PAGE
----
I love the way they try to argue that open source is less secure.
    Good grief, anyone can inspect the code for security holes.
    Someone might actually fix them. Better they remain hidden,
    along with whatever back doors you may have installed. Try
    googling for "Windows 95 registration wizard". Or "Microsoft
    Palladium Fritz". Then ask yourself whether you really want
    to give a closed-source OS an Internet connection and the run
    of your machine.
     
    Charlie Gibbs, Sep 12, 2003
    #9
  10. totojepast

    Whoever Guest

    I think that here they are talking about passwords when authenticating
    against a M$ domain. IIRC, this is only true for older versions of SAMBA.
     
    Whoever, Sep 12, 2003
    #10
  11. totojepast

    Peter Guest

    Customers would no doubt prefer one JFS and the saved resources
    applied to improving security.
     
    Peter, Sep 12, 2003
    #11
  12. [ Followup-To set ]


    [..]
    Nope, it does work perfectly, with every other POSIX unix system. Thx,
    to the great work of the samba.org guys it can in addition work with
    M$ boxes.

    I don't know any other OS that has this much interoperability.

    Please, don't think that there are only M$ and Linux...
     
    Michael Heiming, Sep 12, 2003
    #12
  13. totojepast

    Nucleon Guest

    Yes.
     
    Nucleon, Sep 12, 2003
    #13
  14. In comp.os.linux.advocacy, totojepast
    <>
    wrote
    The kernel operations use small integers (UIDs and GIDs)
    for authentication. I'd have to see how much encryption
    is in the kernel proper but this is more or less standard.
    I'd also have to see precisely how ACLs are implemented.

    Higher level stuff (/bin/login, PAM) of course uses such
    things as DES and RSA encryption, in order to give the
    process an ID that the rest of the system can trust.
    The standard method is to, when setting up an account,
    encrypt the password selected by the user, along with
    a bit of randomly-generated salt. When the user next
    logs in, his password is encrypted again, and the two
    compared.
    This is true enough, although it depends on the file
    system. I'm assuming you mean "one cannot set different
    permissions for each of a set of N individuals (N > 3,
    for various reasons)" in the above. Usually, this isn't
    a big issue.
    Don't know; I've not used it.
    This needs clarification. Windows, for example, does not do NFS well
    without third-party components. (I'm not sure if Chameleon is
    still around, for example.) A number of options exist for X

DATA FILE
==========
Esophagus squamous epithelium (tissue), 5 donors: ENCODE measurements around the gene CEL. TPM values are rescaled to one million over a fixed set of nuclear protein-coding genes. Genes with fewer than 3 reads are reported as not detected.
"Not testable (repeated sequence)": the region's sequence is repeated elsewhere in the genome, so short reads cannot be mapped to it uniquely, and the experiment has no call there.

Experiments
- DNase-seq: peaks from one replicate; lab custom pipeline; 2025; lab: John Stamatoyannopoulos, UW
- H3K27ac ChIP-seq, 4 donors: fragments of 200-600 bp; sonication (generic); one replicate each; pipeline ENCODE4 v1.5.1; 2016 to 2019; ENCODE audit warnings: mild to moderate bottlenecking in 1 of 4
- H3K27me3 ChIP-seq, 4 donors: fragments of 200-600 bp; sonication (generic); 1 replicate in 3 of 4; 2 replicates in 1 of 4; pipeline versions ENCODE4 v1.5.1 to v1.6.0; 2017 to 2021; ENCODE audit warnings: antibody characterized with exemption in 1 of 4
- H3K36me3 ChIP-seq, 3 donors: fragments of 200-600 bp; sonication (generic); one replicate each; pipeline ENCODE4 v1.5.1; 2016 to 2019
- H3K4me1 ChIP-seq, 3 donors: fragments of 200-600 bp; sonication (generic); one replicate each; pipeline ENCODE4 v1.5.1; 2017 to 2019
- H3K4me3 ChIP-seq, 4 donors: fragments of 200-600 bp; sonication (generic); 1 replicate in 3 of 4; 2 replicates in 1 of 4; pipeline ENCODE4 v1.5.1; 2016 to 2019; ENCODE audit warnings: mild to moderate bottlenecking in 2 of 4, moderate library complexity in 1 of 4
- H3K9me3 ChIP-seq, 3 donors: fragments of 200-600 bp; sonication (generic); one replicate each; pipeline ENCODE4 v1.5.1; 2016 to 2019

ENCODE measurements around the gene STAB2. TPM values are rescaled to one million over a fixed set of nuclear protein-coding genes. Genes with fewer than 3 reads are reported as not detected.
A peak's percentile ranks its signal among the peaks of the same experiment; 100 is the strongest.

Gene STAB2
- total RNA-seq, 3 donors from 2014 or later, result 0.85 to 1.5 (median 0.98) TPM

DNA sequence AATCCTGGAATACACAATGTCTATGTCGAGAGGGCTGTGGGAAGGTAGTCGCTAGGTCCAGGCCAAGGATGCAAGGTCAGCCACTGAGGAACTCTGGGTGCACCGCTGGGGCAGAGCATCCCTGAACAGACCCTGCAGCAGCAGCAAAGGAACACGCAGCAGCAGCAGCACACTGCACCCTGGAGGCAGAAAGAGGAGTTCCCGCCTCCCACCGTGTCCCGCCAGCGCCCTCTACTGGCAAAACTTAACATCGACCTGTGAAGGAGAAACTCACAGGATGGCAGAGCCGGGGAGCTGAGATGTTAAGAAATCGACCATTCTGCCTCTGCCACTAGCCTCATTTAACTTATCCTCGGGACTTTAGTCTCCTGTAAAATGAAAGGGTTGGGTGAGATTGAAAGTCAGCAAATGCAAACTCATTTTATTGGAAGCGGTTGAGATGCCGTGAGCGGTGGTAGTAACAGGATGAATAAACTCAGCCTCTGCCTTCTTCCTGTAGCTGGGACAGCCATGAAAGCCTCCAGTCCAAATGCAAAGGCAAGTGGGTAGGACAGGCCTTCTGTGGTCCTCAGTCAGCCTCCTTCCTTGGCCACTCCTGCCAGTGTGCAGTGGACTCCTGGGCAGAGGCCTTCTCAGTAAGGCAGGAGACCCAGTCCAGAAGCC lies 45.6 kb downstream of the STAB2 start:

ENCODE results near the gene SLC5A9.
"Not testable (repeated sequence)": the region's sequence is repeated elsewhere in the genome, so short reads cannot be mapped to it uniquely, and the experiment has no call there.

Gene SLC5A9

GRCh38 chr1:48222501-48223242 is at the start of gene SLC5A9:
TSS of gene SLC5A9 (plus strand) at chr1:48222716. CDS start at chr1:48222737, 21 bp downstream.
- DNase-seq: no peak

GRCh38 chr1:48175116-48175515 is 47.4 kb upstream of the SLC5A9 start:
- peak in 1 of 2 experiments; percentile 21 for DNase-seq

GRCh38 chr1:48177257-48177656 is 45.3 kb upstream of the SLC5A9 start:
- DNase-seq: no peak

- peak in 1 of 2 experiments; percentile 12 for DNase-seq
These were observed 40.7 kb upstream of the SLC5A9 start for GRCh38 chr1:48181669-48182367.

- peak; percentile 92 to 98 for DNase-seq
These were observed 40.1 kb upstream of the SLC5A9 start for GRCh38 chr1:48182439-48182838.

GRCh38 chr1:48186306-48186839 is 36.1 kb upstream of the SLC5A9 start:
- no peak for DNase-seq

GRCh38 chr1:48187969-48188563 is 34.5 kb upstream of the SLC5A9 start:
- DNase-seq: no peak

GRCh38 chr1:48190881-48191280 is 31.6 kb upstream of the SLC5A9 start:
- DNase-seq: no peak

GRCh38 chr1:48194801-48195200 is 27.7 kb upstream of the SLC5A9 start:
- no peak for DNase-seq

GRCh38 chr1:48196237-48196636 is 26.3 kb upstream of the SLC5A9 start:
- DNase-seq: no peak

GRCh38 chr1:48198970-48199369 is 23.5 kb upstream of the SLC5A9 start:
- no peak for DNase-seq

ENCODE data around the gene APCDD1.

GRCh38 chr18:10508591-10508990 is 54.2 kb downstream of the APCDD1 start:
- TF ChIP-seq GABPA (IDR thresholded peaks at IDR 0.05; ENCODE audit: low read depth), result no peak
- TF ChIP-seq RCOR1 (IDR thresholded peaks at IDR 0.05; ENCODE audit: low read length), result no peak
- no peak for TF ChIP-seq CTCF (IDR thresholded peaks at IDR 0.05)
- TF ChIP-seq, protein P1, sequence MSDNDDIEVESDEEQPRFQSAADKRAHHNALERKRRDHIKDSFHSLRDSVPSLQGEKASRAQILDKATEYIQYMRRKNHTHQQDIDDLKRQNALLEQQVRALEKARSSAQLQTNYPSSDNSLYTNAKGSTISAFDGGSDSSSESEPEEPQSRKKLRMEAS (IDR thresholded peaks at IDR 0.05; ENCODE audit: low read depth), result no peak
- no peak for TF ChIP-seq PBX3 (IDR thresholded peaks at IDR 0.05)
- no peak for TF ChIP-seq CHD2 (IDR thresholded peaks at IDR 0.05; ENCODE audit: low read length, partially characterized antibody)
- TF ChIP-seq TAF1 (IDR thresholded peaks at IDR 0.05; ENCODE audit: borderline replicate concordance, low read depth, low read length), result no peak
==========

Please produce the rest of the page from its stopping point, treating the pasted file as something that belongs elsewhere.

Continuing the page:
servers over Windows (e.g., XWin32, eXceed, and of course
    Cygwin XFree86) but all are third-party products. (To be fair, X on
    Linux is a third-party product as well, as is NFS. However, most
    distros distribute it as though it were native to Linux itself.)
    Oh no, perish the thought that there should be more than 1 option!
     
    The Ghost In The Machine, Sep 13, 2003
    #14
  15. totojepast

    Bill Unruh Guest

    ]In comp.os.linux.advocacy, totojepast
    ]<>
    ] wrote
    ]on 12 Sep 2003 05:48:07 -0700
    ]<>:
    ]> http://www.microsoft.com/windows/serverappliance/overview/compete.mspx
    ]>
    ]> "Linux uses clear text for authentication,

    ]The kernel operations use small integers (UIDs and GIDs)
    ]for authentication. I'd have to see how much encryption
    ]is in the kernel proper but this is more or less standard.
    ]I'd also have to see precisely how ACLs are implemented.

    ?? not clear what this means (nor what MS means).
    uids and gids are not used for authentication, they are user
    identification.

    ]Higher level stuff (/bin/login, PAM) of course uses such
    ]things as DES and RSA encryption, in order to give the

    Uh, no. The crypt(3) uses a variant of DEs as a hash function
    which hashes the typed in password and compares it with the stored hash.
    The newer authentication uses a very munged version of MD5 as the hash
    function.
    RSA is not used, except as one possibility in ssh, where it is used to
    exchange a key for one of a variety of symmetric crypto systems, which
    is used to encrypt the messages between the computers.
    Maybe what they mean is on a dialin account, where linux pppd can use
    pap (as can Windows) which does send he password over the phone lines in
    the clear (for either MS or Linux) or chap5 which uses a strong
    encruyption, or chap80 or 81 which are MS inventions whose crypto
    strength is suspect at best.


    ]process an ID that the rest of the system can trust.
    ]The standard method is to, when setting up an account,
    ]encrypt the password selected by the user, along with
    ]a bit of randomly-generated salt. When the user next
    ]logs in, his password is encrypted again, and the two
    ]compared.

    hashed, not encrypted. In crypt(3) the salt alters the hash function.
    In the MD5 bsed system the salt munges up the successive MD5 hashes with
    transposition, etc.


    ]> and does not allow the
    ]> configurations of individual permissions to the file level.

    The Unix permissions are less flexible than a full ACL system.
    Most users will never notice, but for the few for which it is important,
    it is important.